So began the Thanksgiving weekend in our house, with seven young people between the ages 15 and 21, their long-suffering mothers, and one very large boxer dog. Now I am famous for posting rather extensive lists of possible activities on the bathroom mirrors when I have guests. This time it included a craft project (no one even asked about it); free time at the gym ( 2 cousins immediately planned a lift-off); sunset at Kolob (no takers); ice skating (1 enthusiast could get only his mother to go—-not what he had in mind); and yard work for $10 an hour (a few coerced half hours on this one). Movies were big—- we saw 3—-but the favorite choice by far was playing games.
I should have known. We are a game-playing tribe and this year it was the event most looked forward to, even to the point of some urging quicker eating so we could clear the dining room table for our first game of Eat It. The special thing about this game, besides the tricky questions themselves—-What is added to a Voortman Almonette cookie to make it even sweeter?—-is that Grandpa will play. Even when he isn’t in the mood to man a board piece, he will read the questions, often giving subtle hints with vocal emphasis or body language. The game takes forever and we rarely actually finish it, usually setting a time at which the current leader is declared the winner.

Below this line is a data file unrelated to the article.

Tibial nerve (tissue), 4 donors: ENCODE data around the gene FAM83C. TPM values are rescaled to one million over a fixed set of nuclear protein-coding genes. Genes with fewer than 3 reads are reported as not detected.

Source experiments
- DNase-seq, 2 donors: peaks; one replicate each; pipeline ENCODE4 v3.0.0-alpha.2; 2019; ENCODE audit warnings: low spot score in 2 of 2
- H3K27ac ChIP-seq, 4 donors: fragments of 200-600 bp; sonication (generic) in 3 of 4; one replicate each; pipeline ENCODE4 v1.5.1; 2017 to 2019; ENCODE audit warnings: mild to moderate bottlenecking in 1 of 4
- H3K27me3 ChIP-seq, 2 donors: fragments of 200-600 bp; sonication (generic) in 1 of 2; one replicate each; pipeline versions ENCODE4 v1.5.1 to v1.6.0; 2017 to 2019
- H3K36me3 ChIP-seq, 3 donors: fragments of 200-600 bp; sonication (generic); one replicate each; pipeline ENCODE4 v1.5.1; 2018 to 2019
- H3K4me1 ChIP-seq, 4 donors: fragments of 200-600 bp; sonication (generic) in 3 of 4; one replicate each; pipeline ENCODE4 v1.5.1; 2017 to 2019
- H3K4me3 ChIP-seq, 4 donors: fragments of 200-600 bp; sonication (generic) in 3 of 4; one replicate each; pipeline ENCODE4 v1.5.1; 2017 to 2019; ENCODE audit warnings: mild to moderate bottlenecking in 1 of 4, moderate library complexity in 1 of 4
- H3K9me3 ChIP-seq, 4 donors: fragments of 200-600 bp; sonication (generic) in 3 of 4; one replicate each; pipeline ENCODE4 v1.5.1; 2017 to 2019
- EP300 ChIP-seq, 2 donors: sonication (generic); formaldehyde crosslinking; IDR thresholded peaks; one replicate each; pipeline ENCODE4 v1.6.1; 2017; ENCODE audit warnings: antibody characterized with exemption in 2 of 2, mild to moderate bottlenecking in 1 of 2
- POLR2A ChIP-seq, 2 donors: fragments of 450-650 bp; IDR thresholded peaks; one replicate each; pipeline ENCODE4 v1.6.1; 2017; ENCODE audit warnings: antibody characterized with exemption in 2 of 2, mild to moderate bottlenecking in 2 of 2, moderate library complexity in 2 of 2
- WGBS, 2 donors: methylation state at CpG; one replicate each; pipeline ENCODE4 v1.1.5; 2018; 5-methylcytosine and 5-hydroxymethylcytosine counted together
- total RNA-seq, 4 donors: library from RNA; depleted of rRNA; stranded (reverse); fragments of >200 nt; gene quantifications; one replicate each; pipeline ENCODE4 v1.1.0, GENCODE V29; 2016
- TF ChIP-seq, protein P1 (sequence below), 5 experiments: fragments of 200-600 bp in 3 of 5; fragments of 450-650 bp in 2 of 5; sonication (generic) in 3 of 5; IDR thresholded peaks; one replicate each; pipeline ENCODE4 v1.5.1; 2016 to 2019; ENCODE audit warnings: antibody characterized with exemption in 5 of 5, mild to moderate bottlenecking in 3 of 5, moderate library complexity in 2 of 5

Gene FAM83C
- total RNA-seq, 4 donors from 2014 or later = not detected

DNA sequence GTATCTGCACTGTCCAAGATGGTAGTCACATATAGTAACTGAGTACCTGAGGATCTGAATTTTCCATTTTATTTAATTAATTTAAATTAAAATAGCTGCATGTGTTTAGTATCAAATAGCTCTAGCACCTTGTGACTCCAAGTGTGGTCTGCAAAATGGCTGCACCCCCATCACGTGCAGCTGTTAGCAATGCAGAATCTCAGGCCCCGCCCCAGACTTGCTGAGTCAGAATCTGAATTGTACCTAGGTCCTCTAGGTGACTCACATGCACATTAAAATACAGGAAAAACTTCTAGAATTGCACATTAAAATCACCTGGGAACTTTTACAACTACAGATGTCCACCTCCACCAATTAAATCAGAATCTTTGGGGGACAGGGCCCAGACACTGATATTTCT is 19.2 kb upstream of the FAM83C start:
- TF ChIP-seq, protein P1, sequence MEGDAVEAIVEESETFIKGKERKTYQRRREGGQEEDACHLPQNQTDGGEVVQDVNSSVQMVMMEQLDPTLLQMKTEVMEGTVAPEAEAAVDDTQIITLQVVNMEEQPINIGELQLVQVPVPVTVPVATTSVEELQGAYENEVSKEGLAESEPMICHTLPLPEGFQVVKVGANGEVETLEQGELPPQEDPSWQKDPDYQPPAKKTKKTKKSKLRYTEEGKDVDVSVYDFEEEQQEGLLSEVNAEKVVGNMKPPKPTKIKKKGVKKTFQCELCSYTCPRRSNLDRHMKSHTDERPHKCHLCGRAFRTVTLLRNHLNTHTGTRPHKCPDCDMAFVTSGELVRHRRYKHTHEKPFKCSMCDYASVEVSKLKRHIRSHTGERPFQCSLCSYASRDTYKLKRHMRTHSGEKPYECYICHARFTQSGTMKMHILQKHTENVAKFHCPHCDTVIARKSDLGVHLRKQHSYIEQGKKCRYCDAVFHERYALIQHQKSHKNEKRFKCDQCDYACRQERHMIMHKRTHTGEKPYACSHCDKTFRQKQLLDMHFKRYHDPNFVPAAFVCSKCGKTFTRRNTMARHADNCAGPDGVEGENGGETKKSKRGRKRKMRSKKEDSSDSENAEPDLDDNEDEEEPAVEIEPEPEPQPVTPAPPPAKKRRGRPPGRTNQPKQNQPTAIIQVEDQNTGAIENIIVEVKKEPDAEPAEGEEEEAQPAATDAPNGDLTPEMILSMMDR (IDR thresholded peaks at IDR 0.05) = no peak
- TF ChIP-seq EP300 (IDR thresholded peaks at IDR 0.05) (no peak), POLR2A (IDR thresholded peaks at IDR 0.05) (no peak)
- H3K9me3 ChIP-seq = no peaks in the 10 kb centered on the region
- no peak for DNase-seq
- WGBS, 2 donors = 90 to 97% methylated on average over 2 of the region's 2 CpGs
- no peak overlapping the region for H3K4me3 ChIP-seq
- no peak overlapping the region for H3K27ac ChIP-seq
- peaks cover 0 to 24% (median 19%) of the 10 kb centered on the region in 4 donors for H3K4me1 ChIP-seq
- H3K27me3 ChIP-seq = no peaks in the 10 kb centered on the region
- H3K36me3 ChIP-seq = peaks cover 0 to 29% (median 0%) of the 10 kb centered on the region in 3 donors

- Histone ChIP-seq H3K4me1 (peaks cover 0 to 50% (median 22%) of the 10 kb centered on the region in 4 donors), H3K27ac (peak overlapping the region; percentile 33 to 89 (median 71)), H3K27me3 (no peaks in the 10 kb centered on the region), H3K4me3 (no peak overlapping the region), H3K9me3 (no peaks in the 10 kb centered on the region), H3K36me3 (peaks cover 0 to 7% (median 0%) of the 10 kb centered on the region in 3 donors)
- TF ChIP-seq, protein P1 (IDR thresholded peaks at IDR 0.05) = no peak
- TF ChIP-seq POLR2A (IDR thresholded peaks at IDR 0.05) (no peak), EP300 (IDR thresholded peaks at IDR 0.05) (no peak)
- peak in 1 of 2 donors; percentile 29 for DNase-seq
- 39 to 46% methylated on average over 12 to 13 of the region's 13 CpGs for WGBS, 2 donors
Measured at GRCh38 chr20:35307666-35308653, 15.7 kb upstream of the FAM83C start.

Then it’s on to the next game, which this year was Scrabble. This is my game, and while I don’t win every time, I am the one to beat. It became clear this year that the ubiquitous smart phone is a real leveler of the playing field. His phone allowed a 16-year old, not normally known for his spelling prowess (see the gym offering above) to beat me by 2 points. Who knew that “nodus” means a problem, difficulty, or complication?
The weekend included a marathon game of Monopoly which included much yelling and table banging, a few hot rounds of Scattergories, and the completion of 4 puzzles, one of 500 pieces done after 10:00 at night. Not by me, let it be said. I had long since gone to bed.
I have had to face the sad fact that going to Grandma’s is no longer the activity of choice for teen-agers as it was for grade schoolers. But as long as the game closet is well stocked, they’ll show up occasionally, I choose to hope.